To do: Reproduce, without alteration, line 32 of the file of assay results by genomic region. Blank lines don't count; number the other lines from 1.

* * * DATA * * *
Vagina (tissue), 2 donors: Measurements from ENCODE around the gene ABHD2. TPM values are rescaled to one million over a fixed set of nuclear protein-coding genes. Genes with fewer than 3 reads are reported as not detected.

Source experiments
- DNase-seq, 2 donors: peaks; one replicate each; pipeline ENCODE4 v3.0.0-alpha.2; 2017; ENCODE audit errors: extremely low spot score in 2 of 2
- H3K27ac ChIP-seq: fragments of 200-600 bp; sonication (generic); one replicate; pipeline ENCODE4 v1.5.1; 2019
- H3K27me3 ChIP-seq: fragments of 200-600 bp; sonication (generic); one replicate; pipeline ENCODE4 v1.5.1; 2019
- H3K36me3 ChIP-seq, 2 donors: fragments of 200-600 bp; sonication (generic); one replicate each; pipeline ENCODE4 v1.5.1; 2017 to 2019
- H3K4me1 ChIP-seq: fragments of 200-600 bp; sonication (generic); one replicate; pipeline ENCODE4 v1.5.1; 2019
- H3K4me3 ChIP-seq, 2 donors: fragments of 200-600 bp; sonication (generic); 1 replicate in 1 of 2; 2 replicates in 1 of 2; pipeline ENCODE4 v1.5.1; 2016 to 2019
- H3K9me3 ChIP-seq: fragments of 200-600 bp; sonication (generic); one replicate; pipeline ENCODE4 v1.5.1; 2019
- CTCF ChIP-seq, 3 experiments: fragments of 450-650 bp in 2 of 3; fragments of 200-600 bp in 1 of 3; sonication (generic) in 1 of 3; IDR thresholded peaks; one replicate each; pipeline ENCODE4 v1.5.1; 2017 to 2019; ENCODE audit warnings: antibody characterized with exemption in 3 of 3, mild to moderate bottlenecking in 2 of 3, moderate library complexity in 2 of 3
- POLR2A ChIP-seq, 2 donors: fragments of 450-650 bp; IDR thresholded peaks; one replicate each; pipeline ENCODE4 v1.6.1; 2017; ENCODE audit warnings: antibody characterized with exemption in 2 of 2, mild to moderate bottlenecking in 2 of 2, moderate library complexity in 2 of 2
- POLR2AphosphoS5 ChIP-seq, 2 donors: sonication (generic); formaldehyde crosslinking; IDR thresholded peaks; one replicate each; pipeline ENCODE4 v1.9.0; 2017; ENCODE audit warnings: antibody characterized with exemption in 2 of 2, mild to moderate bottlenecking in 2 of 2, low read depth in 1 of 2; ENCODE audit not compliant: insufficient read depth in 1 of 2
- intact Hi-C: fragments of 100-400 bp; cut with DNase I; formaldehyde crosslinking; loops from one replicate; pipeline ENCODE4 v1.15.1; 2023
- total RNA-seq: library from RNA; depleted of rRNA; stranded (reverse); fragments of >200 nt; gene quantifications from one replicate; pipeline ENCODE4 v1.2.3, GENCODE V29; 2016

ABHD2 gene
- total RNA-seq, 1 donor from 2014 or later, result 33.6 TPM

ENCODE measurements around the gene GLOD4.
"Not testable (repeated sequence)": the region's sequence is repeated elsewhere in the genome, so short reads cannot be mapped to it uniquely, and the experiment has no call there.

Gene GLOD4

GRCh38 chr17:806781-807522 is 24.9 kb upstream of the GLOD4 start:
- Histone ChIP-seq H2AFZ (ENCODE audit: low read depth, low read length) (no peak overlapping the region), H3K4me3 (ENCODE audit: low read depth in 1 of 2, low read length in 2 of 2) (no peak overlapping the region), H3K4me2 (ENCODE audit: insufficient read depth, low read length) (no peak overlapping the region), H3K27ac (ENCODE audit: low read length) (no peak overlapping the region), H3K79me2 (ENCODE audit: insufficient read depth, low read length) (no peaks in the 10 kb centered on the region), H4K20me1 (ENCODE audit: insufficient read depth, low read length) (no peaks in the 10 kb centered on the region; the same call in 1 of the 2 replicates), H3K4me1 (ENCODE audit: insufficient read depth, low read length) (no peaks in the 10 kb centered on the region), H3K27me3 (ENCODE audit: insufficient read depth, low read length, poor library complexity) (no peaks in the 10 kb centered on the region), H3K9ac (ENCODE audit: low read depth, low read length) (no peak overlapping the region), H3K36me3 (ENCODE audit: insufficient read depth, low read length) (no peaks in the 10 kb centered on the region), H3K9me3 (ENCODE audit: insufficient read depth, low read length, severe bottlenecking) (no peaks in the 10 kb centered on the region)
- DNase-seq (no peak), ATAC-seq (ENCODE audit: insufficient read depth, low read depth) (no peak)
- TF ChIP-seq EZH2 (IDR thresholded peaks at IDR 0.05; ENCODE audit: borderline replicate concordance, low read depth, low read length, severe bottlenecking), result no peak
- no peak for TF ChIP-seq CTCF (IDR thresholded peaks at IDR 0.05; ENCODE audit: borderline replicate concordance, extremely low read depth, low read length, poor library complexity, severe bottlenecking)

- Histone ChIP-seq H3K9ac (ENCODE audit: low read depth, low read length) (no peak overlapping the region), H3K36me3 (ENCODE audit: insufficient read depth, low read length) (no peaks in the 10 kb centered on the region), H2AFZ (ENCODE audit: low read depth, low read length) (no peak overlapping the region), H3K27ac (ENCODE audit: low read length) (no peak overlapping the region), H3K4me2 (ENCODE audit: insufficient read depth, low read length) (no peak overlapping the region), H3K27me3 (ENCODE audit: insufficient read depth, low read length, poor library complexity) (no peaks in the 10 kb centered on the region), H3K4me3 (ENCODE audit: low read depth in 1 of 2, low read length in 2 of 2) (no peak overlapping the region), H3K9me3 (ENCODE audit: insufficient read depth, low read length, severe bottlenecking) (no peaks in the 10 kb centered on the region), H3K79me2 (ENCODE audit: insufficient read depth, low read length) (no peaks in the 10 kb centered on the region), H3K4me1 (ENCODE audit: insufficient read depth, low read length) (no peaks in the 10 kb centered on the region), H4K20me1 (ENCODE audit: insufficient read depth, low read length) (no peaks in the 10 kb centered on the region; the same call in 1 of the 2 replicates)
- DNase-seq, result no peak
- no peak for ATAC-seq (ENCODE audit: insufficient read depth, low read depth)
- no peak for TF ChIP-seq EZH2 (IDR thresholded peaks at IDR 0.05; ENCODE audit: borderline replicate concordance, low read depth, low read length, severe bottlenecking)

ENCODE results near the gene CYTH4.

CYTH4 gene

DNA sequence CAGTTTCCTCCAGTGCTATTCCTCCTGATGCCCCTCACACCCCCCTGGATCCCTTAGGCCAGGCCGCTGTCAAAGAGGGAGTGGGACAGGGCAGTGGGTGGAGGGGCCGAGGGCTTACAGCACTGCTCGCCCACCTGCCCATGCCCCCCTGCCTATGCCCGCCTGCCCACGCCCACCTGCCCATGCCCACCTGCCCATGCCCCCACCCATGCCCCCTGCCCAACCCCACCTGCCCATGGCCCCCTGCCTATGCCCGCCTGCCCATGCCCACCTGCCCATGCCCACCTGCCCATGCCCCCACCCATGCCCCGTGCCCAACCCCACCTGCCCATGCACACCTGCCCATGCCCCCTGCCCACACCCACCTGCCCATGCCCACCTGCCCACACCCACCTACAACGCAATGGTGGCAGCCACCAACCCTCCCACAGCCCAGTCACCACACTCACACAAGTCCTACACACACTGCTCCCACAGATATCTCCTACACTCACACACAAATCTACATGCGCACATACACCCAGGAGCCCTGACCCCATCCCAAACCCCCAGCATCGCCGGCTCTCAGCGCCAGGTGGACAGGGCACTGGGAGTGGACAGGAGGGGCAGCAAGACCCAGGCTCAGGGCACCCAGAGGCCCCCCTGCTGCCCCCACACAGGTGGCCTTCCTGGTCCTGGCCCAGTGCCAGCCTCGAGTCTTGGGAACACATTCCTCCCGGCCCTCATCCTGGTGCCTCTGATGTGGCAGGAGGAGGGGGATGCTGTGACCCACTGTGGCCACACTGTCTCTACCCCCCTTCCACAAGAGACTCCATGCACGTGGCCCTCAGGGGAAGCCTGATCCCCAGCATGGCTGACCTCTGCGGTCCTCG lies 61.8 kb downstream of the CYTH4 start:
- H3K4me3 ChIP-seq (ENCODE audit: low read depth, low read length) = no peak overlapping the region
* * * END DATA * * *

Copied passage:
- H3K4me3 ChIP-seq (ENCODE audit: low read depth, low read length) = no peak overlapping the region